Seventy years ago I was in the eighth grade. It was a good time in Portland. Mr. S was our principal, a large balding man with a stern gaze.
In the middle of the year, he called an assembly to announce a schoolwide fundraising event. The students were to sell magazine subscriptions, with competition between the seventh and eighth grades as well as between each homeroom. Mr. S appointed me the chairman of the drive.
Each homeroom had an agent whose job was to bring the money and subscription information to my homeroom, where I would put it in my lift-top desk while I recorded each room’s performance. After that I would take the money to the office, where Mr. S would place it in the school safe.
On the final day, a large amount of new subscriptions and cash pushed us over our goal. There was a great cheer and celebration as I gave out prizes to all, especially to the seventh-graders, who’d bested their elders.
Partway through the first period, I was summoned to the principal’s office. Aha – I expected nothing less than the Nobel Prize for magazine sales!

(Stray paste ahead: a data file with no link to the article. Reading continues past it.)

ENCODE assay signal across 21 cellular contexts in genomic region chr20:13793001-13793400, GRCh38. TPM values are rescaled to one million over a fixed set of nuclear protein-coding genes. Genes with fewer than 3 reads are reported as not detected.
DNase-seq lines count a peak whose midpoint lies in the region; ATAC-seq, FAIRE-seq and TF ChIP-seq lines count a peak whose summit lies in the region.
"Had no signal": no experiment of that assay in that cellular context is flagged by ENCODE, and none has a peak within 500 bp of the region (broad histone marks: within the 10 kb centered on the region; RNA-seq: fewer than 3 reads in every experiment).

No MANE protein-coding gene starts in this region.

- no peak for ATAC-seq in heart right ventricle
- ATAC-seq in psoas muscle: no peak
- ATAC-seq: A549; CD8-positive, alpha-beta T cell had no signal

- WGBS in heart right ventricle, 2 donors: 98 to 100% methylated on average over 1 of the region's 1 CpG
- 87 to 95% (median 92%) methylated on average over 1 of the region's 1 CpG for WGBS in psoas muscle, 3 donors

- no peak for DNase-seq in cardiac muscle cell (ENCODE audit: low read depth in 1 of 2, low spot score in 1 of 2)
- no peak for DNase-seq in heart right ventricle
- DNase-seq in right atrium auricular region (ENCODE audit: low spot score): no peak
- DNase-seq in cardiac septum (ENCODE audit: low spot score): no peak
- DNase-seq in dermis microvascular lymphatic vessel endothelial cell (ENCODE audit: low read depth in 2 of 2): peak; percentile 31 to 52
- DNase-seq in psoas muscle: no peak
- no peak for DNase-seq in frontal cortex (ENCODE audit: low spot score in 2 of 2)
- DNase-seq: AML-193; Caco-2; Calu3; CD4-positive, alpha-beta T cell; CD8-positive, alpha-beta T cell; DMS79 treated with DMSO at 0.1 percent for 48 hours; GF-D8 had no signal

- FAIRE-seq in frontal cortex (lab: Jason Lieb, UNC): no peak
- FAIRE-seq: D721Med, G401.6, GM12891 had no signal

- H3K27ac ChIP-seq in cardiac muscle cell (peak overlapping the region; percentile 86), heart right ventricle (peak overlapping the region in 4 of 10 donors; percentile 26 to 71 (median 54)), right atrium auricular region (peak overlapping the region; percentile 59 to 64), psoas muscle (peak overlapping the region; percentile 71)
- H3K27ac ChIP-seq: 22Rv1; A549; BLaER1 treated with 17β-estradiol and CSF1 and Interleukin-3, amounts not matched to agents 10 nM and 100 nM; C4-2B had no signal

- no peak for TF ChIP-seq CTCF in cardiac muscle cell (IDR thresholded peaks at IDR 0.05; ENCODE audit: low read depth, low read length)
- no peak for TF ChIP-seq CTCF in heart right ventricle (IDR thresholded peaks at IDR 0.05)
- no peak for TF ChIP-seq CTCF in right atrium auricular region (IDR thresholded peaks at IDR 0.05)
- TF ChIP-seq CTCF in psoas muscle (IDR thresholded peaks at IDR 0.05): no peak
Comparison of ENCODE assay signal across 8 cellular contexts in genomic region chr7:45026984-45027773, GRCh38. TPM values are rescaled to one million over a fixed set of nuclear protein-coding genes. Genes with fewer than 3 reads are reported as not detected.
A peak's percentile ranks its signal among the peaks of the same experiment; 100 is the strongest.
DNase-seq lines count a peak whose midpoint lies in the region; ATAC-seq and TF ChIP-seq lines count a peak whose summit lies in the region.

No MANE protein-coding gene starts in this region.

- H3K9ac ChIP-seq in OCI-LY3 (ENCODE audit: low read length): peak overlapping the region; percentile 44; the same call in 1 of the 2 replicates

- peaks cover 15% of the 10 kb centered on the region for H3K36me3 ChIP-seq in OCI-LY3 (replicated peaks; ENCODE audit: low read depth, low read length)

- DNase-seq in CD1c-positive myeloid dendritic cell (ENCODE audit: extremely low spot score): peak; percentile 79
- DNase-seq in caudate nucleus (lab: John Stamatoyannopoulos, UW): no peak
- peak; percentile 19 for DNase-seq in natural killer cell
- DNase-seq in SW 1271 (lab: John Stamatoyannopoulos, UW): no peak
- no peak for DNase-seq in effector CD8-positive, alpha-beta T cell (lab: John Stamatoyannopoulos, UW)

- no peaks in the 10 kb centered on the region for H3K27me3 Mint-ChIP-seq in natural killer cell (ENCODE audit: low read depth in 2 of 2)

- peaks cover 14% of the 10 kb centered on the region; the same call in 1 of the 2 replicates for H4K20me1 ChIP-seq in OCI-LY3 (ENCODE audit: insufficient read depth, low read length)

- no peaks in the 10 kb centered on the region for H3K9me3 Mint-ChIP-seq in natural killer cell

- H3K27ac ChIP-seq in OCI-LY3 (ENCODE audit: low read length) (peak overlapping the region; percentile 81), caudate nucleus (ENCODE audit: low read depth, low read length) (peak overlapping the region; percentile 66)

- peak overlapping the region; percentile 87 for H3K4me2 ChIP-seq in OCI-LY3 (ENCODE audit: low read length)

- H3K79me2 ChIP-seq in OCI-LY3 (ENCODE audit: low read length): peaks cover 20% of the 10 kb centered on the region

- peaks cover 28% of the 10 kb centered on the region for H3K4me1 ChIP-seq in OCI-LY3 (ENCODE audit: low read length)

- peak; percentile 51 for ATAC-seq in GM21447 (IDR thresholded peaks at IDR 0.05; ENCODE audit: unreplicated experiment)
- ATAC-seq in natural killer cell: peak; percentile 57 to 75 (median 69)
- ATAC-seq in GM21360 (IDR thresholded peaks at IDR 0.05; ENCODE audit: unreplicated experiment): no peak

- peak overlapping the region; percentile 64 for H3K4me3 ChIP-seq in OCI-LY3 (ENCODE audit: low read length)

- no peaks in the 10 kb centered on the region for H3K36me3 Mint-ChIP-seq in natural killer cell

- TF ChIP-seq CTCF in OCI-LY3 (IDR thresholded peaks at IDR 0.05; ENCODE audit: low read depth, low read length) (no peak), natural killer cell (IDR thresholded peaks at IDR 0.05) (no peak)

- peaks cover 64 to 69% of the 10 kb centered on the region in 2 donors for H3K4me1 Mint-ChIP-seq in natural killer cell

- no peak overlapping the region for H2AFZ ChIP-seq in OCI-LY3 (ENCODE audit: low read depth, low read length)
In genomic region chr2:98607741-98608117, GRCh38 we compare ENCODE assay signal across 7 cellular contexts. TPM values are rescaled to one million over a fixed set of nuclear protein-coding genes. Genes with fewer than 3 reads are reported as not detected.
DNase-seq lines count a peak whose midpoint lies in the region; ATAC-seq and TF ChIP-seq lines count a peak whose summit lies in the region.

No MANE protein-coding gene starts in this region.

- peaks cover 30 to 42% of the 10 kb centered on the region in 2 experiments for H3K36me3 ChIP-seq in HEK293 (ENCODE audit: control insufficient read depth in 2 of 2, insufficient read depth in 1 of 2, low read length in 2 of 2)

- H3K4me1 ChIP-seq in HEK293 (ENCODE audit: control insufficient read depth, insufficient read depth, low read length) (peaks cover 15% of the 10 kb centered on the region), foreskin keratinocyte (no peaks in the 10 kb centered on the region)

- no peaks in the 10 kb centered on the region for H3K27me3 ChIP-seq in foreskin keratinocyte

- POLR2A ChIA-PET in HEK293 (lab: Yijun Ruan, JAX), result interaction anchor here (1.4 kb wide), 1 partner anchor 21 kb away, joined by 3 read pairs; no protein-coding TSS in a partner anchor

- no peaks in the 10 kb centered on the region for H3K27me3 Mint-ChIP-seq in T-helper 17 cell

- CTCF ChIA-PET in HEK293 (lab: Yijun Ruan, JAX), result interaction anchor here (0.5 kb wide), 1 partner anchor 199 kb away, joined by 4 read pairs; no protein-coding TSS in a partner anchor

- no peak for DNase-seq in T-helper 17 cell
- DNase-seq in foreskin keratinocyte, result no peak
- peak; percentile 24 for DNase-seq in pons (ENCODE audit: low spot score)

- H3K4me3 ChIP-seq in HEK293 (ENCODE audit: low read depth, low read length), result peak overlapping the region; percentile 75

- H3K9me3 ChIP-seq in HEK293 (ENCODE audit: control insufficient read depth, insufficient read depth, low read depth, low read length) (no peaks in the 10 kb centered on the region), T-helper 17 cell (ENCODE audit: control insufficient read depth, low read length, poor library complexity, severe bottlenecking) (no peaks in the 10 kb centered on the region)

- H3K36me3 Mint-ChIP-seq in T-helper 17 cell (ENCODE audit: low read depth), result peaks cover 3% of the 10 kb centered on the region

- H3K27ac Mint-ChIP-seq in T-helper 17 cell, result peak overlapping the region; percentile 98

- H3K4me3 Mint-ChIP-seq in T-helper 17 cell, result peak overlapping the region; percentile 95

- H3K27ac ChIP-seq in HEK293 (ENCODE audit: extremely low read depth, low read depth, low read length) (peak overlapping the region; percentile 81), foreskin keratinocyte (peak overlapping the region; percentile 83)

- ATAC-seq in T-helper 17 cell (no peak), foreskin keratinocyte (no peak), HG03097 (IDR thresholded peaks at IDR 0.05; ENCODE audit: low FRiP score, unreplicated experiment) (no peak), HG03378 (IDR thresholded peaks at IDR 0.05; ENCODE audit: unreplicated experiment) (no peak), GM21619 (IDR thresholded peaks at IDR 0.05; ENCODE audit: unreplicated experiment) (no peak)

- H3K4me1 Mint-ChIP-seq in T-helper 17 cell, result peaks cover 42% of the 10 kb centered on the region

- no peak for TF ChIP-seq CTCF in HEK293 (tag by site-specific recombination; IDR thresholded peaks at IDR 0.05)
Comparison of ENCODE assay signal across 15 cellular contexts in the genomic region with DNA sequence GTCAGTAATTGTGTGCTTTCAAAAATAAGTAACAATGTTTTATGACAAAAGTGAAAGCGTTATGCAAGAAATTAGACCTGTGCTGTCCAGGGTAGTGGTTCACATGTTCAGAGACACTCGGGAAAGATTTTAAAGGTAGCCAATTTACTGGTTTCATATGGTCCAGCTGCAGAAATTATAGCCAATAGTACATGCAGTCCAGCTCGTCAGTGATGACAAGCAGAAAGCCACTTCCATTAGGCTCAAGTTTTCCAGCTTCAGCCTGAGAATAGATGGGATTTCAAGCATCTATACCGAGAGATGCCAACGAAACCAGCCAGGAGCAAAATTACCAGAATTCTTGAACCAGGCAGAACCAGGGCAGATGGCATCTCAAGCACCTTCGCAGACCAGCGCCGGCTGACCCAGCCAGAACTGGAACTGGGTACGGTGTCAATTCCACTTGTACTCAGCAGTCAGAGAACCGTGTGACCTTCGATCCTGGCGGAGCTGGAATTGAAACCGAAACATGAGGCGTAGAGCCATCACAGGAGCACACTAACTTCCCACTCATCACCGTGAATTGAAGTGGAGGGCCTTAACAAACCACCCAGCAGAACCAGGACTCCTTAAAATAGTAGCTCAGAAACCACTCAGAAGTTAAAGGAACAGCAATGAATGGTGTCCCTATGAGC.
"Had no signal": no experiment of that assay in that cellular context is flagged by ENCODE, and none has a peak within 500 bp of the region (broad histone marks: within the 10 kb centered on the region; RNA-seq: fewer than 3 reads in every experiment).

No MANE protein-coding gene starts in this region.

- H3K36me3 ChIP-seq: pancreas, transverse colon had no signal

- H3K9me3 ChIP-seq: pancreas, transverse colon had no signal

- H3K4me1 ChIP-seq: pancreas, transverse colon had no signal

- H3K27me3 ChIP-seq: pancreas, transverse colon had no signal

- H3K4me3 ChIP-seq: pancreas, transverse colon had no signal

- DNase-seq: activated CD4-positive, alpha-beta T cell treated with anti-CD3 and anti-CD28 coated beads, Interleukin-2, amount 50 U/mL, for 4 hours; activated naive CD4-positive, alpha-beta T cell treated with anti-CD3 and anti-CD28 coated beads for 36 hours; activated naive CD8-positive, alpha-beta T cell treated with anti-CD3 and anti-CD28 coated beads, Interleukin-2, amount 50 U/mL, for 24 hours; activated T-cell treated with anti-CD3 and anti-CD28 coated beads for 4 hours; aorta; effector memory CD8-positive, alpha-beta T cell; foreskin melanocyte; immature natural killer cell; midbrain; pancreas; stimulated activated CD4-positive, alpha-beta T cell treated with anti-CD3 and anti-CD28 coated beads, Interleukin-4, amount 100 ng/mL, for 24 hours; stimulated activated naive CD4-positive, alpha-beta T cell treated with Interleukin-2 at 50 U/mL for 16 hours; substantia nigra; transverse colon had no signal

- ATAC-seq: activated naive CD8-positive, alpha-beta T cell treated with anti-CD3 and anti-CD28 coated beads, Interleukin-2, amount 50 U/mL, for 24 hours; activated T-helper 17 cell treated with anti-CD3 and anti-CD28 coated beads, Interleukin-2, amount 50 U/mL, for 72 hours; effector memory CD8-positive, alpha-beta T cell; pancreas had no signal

Instead, Mr. S was sitting rather sternly behind his desk when he said that I had not brought the weekly money to his office. Oh, my, in our celebration, I had forgotten. I apologized and said I would go quickly to get it. I interrupted the class in session and went to my desk, opened the desk top and found it – empty! I quickly looked in adjacent desks – no money.
I then began a walk of a thousand miles back to the office. How would I repay the loss? Could I expand my morning paper route? Or work an extra night setting up pins in the bowling alley? Would a bank give a 12-year-old a loan? Would the police be called? Would I go to jail? Worse yet, would my parents find out?
Trembling and near tears, I arrived back in Mr. S’s office. Only then did he tell me that he personally had gone and retrieved the money and it was secure in the safe. He gave me a brief lecture on responsibility, which I deserved, then he beamed, stood and came around his desk to shake my hand and pat me on the back for a job well done.
To say that I danced back to my first class would be an understatement. Child psychologists of today might question the “teachable moment” of Mr. S, but not its effectiveness.
I met Mr S several times over the years. He always seemed interested in my career as he did of all students. He never mentioned that morning ever again – he didn’t have to.